Hundreds of Alberta massage therapists may soon be out of work due to new insurance claim requirements that don’t recognize massage training done outside of Canada.

Some major insurance companies have begun refusing claims from patients of therapists who have less than 2,200 hours of formal training.

Hundreds of therapists are now being required to go back to school or challenge an equivalency exam to prove their accreditation.

Many therapists who have years of work experience are able to avoid both and are being exempt from the new rules however therapists who received foreign training – no matter how many years of experience they have – are not exempt.

That is affecting between 300-400 Alberta massage therapists who received training outside of Canada – like Mikhail Moshinsky.

Moshinsky says he has 22 years of massage therapy experience and has been working in Alberta for 14 of those years.

Because Moshinsky was originally trained in Russia, he is not recognized as a registered massage therapist under the new claim rules, nor can he be exempt from the equivalency exam.

“I was very upset, I was really upset,” Moshinsky said.

Moshinsky works at the Allin Clinic, where he helps about 10 new patients a week as a result of doctor referrals.

The CAO of the Allin Clinic even wrote a letter vouching for Moshinsky’s accreditation.

“To be clear, our physicians recommend Mr. Moshinsky as a preferred provider for the simple reason that our patients have expressed a high level of satisfaction with the therapeutic benefits of his treatments,” Frank Coughlan with The Allin Clinic writes.

“It would be truly unfortunate if the care provided by a qualified and skilled massage therapist were disrupted as the result of the ham-fisted application of what appears to be an arbitrary rule.”

Tracey McMahon is facing the same situation as Moshinsky.

McMahon is a local spa owner who trained in Scotland.

She’s been providing massage services since 2002 but received a letter from Manulife Financial stating she no longer meets accreditation standards due to foreign training.

“They’ve reviewed my case and I do not have the accreditation required to be considered a registered massage therapist with Manulife. It's a huge devastation, a slap in the face," McMahon said.

"Basically saying that foreign-trained workers we're not allowed to be grandfathered in, they don't accept any foreign training whatsoever."

There is relutance for many massage therapists to take the equivalency exam because it's a difficult written test that takes months of studying to prepare for. For therapists who have been out of school for years - the exam would be challenging.

Hundreds 'effectively being put out of business'

In a statement sent to CTV News, Manulife says all massage therapists who do not have accreditation under the new rules, regardless of the location in which they obtained their qualifications, must complete an equivalency exam for accreditation “to ensure that they understand the appropriate protocols and parameters of the massage therapy profession.”

Only insurance claims made by clients of accredited massage therapists are reimbursed.

“These standards align with the requirements within the provinces that regulate massage therapy and in the majority of provinces that do not regulate these providers,” the Manulife statement reads.

Erin Morin with Natural Health Practitioners of Canada (NHPC), which represents thousands of massage therapists, says many are upset with the new rules.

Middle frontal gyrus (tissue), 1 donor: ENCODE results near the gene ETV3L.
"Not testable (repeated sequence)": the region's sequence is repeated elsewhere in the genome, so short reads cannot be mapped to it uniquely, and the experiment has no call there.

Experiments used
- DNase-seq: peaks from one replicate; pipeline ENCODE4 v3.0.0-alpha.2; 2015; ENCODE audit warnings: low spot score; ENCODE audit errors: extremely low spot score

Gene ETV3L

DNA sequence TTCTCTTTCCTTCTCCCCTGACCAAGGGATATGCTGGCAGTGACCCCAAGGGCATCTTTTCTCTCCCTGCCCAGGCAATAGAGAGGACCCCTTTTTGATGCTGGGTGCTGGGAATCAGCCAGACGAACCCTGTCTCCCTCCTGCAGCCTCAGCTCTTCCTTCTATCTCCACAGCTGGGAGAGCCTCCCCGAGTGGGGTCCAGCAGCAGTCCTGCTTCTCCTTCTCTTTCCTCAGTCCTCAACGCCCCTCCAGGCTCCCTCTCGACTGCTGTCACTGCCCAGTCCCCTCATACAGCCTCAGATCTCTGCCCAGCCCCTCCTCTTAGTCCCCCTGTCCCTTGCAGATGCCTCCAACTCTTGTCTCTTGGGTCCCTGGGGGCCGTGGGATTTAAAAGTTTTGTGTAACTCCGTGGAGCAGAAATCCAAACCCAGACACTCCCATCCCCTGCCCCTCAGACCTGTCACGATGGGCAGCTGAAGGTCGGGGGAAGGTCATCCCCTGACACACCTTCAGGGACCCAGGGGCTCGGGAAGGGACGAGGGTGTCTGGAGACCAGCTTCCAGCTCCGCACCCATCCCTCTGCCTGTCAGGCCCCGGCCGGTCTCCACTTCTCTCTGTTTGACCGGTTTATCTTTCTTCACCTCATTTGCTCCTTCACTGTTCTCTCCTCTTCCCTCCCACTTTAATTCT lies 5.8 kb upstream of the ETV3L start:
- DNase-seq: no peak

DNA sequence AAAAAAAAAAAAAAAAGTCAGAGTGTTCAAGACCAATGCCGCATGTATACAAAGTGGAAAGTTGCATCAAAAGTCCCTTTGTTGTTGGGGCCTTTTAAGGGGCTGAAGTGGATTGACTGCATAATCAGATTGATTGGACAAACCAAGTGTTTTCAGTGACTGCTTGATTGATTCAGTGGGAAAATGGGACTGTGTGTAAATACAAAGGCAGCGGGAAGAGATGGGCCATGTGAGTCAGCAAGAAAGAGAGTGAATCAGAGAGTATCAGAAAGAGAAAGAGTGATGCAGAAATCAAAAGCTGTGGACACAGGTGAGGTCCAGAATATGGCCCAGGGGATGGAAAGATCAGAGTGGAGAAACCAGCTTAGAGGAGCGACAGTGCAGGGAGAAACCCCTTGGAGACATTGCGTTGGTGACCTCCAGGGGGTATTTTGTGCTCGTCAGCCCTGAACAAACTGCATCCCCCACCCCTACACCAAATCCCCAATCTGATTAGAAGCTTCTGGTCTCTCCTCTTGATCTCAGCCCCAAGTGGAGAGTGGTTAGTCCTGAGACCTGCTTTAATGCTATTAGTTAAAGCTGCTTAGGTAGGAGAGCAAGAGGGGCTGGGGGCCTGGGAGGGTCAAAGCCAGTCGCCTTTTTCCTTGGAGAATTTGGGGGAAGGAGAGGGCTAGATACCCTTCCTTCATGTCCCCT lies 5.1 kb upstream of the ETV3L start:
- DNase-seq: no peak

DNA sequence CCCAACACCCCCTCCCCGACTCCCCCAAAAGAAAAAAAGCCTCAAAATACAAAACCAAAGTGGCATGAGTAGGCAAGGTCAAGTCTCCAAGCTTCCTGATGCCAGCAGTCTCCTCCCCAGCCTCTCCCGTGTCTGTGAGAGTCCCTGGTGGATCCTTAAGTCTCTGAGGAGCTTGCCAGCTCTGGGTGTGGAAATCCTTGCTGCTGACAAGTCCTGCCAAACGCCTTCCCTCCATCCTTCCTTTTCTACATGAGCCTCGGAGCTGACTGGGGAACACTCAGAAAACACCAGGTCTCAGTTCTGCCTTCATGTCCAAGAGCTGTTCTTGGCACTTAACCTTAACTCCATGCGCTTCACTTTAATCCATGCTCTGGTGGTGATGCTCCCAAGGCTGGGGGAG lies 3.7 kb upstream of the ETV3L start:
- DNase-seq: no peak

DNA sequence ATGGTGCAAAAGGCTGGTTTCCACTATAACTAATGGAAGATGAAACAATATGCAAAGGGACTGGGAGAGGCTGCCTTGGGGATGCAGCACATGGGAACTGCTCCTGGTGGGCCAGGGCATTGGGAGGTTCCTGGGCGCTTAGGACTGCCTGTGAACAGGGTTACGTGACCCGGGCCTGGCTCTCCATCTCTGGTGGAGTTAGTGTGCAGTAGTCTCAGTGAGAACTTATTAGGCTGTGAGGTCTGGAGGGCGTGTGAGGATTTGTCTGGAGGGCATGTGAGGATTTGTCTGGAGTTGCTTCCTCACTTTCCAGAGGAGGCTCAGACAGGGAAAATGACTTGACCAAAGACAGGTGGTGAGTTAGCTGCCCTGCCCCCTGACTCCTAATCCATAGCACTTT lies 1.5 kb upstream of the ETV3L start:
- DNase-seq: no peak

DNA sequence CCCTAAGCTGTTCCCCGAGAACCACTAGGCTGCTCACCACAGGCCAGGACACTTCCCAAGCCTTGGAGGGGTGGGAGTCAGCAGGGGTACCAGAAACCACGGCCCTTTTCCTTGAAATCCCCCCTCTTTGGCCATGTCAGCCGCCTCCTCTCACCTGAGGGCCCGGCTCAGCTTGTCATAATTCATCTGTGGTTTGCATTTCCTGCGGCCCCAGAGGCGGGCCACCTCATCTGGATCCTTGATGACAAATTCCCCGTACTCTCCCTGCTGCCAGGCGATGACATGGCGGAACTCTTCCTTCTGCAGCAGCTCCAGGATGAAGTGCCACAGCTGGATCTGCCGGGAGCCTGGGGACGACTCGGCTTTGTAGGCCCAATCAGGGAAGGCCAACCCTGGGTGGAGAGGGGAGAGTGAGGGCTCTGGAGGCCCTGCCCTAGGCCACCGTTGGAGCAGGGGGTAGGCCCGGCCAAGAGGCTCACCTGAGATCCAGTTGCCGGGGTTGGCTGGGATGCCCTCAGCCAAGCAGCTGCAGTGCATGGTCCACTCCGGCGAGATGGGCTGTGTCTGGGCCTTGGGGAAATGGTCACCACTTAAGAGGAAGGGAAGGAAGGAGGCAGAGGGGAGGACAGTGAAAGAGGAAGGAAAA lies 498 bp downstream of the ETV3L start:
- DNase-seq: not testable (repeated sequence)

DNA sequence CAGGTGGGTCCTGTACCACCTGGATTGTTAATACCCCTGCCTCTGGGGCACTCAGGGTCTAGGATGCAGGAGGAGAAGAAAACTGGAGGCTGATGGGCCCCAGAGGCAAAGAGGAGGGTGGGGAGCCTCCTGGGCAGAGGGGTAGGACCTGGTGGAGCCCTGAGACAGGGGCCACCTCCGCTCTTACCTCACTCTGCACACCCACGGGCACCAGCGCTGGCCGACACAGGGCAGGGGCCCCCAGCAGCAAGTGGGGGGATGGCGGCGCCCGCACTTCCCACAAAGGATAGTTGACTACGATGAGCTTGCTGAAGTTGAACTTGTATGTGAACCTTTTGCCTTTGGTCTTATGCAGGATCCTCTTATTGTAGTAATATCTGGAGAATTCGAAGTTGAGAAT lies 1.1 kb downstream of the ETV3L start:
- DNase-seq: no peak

“The single overriding question we hear is, ‘ why?’ because there is no good reason to exclude these practitioners,” Morin said.

“We're talking about several hundred highly trained, very competent professionals who are effectively being put out of business.”

Morin says the NHPC can verify foreign credentials and would be willing to help insurers do the same, but he says Manulife would rather see therapists do the equivalency exam.

Manulife made the claim changes in October.

Sun Life and Alberta Blue Cross are expected to do implement the changes beginning May 1.

Moshinsky believes massage is an important part of maintaining health and worries what might become of his clients, who will no longer be reimbursed for his services.

“I came to Canada to help people, to do my job,” he said. “I really do the job.”

Allison MacLeod is one of Moshinsky’s patients. She has her shoulder injury worked on every two weeks and says she’s angry she will no longer be able to claim receipts over the new rules.

“It just makes angry,” MacLeod said. “I don’t think the people that push the papers really have the knowledge to make those decisions if they’re not here, on the front line.”

MacLeod says if she has to, she’ll pay out-of-pocket for massages from Moshinsky.

“There is no need for him to re-qualify himself to anyone,” she said.

“He is a damn good masseuse.”

But other patients who can’t afford services without insurance reimbursement may stop coming to the hundreds of massage therapists affected by the claim change.

Moshinsky says he’s filed a complaint with the Human Rights Commission over the issue.

“I applied to human rights because they don’t allow me to practice my job because of my foreign education,” he said.

The new requirements affect as many as 3,000 massage therapists in Alberta.

Unlike other provinces in Canada including Ontario, B.C. and Newfoundland, massage therapy is not regulated in Alberta.

The province tells CTV News it has been in talks with a number of groups representing massage therapists, with the ultimate goal of moving towards regulation, but nothing concrete has been determined.

Insurance companies say the 2,200-hour criteria will bring Alberta in line with other jurisdictions.

Prior to the change, therapists in Alberta only needed 250 hours of formal training.

With files from Carmen Leibel